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Summer or winter, the craggy Ben Lomond National Park plateau, northern Tasmania, attracts adventure seekers. The park includes Tasmania's second-highest peak, Legges Tor, which is 1572 metres (5147 feet) above sea level. It is Tasmania's primary downhill ski field. Rock climbing, alpine walking, cross country and downhill skiing are the highlights of this national park. To reach the park, take C roads from Evandale then follow the 17 km (10.5 miles) gravel road to the ski village. Jacobs Ladder, a steep and narrow section of the road, demands great care, especially in winter conditions when chains should be carried. The ranger station at the foot of the mountain can give advice on road conditions during winter. Weather in alpine areas does change rapidly. Be prepared for cold, wet conditions, even in summer. Current park passes must be purchased for entry to Tasmania's national parks. For full details please visit the Tasmanian Parks and Wildlife website. Ben Lomond National Park is located about one hours' drive (50 kilometres/31 miles) east of Launceston.
The Arboretum is a 66 hectare nature reserve near Devonport in Tasmania's North-West. Only a few kilometres from Devonport but a million miles from care, the 66 hectares of landscape Arboretum, which was founded in 1984, offers you the opportunity to walk among collections of woody plants from around the temperate world, especially including many of Tasmania's plants. Set in a peaceful and beautiful valley, you may see some of Tasmania's wildlife, such as swift parrots and platypus. Cultural and natural heritage combine in the Limestone Heritage Walk, which is free if you self-guide on the walk, and links the geology with a century of human activity contributing to colonial and national development. One hour guided walks are available for a reasonable cost, and can be booked online. Bookings are essential. The Arboretum offers three picnic shelters, 2 general shelters, a platypus observatory and a bird hide on the shore of Flounders Lake. The Tree Park Kiosk offers light refreshments and audio tours, and is operated by volunteers and opens between October and May. Kiosk is open 11am-4pm. Eugenana is 15 minutes' drive (11 kilometres/7 miles) South of Devonport.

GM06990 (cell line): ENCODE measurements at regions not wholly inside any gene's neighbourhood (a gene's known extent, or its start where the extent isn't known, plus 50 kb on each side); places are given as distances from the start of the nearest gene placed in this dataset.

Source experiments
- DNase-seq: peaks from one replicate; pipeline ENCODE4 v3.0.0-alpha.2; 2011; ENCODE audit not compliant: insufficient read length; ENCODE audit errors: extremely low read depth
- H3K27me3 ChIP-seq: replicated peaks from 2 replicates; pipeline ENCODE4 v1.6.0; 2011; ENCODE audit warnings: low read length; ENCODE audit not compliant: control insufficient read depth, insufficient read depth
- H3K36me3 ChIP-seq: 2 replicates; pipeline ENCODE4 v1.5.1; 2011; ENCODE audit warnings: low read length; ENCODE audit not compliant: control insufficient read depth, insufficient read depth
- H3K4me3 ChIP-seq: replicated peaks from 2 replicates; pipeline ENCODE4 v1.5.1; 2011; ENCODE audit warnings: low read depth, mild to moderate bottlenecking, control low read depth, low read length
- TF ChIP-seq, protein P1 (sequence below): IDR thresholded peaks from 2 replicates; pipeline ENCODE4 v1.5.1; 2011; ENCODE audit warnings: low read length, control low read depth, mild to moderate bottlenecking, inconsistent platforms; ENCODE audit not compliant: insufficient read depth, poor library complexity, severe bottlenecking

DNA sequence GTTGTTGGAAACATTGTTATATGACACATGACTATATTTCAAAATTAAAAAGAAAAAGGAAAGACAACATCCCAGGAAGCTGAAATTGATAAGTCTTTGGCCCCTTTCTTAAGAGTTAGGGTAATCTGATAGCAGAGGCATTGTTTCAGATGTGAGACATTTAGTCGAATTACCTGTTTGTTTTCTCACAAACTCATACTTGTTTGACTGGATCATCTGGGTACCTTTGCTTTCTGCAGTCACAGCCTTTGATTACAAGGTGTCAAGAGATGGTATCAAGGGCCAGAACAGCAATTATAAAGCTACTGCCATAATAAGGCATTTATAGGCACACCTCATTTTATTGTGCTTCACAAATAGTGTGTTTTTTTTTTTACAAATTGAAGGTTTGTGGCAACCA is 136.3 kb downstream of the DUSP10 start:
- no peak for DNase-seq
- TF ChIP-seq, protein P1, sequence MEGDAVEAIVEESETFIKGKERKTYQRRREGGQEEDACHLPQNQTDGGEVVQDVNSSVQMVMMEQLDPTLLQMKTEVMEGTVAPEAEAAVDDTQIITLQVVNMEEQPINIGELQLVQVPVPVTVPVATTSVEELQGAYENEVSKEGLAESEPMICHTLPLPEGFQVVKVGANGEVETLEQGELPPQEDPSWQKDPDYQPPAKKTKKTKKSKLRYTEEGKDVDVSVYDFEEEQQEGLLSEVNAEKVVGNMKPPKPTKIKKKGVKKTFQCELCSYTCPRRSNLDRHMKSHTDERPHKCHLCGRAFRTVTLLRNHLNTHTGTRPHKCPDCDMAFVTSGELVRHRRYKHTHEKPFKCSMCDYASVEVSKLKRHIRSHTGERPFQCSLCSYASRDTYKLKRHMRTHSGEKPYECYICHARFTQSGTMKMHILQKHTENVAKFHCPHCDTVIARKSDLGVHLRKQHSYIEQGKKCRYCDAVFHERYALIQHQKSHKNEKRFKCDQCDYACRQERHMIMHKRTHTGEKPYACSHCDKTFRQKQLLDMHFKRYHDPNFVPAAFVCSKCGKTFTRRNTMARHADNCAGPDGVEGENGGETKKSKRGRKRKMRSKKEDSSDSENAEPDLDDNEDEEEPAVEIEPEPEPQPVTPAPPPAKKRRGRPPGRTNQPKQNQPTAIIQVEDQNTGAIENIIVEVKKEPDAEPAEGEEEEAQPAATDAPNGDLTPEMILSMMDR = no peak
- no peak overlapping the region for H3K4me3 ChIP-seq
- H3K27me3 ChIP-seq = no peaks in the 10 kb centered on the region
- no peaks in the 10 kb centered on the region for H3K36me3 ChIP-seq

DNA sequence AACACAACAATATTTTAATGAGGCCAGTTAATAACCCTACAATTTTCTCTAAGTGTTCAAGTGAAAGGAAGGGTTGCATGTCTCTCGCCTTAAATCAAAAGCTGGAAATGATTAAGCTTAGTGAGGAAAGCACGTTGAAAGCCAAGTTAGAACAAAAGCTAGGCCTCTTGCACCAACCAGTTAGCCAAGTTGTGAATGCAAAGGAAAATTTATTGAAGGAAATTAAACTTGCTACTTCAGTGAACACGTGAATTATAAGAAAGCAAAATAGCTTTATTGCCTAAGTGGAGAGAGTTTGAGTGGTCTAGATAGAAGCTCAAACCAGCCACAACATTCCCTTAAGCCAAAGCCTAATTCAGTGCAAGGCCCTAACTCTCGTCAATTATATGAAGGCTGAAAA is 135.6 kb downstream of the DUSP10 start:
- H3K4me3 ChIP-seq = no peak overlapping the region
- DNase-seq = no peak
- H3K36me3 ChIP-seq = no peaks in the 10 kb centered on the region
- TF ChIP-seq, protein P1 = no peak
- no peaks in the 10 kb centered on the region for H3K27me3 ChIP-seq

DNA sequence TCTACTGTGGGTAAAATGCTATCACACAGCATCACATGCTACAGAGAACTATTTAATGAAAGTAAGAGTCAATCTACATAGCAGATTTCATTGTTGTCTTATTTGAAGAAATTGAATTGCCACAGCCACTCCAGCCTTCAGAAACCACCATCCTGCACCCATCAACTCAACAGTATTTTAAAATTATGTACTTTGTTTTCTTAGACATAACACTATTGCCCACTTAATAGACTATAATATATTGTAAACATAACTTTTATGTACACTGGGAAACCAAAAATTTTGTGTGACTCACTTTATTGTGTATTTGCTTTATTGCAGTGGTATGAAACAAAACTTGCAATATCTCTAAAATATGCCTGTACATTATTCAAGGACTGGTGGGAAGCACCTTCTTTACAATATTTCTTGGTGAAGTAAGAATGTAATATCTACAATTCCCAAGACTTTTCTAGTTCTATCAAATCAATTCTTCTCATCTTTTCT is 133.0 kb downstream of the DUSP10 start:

Part of the Tasmanian Wilderness World Heritage Area, this national park protects Tasmanias great western rivers the Franklin, Gordon, Jane and Denison and the remote mountain ranges where they rise. The Lyell Highway (A10) cuts through the national park on its way to Queenstown, entering the World Heritage Area just west of Derwent Bridge. Take time to stop and explore the rainforest bordering the road there are excellent short walks at the Franklin River, Donaghys Lookout and Nelson Falls. Picnic facilities are also available at some roadside stops through the national park. Current park passes must be purchased for entry to Tasmania's national parks. For full details please visit the Tasmanian Parks and Wildlife website.
The George Town to Low Head Walking and Cycling Trail follows the River Tamar. Suitable for walkers, runners and cyclists, this free and easily accessible trail was opened in 2011 and was designed to be used by people of all abilities. It is 6 kilometres in length and begins at York Cove in George Town. Cycling is one of the most enjoyable ways to experience the trail, and bicycle hire is available from the George Town Visitor Information Centre for use on the trail and around the George Town area. The trail links together key historical sites and areas of natural beauty and wildlife interest, such as Lagoon Bay, York Cove, Windmill Point and the Low Head Pilot Station. You will learn lots along the way about Tasmanian wildlife, colonial and convict history and how Tasmania communicates with the rest of the world. Did you know that where the River Tamar meets the sea is one of the deepest points of the entire Bass Strait? This makes it popular for shipping and also highly rich in biodiversity, providing you with plenty to see whether it be marine vessels or wildlife.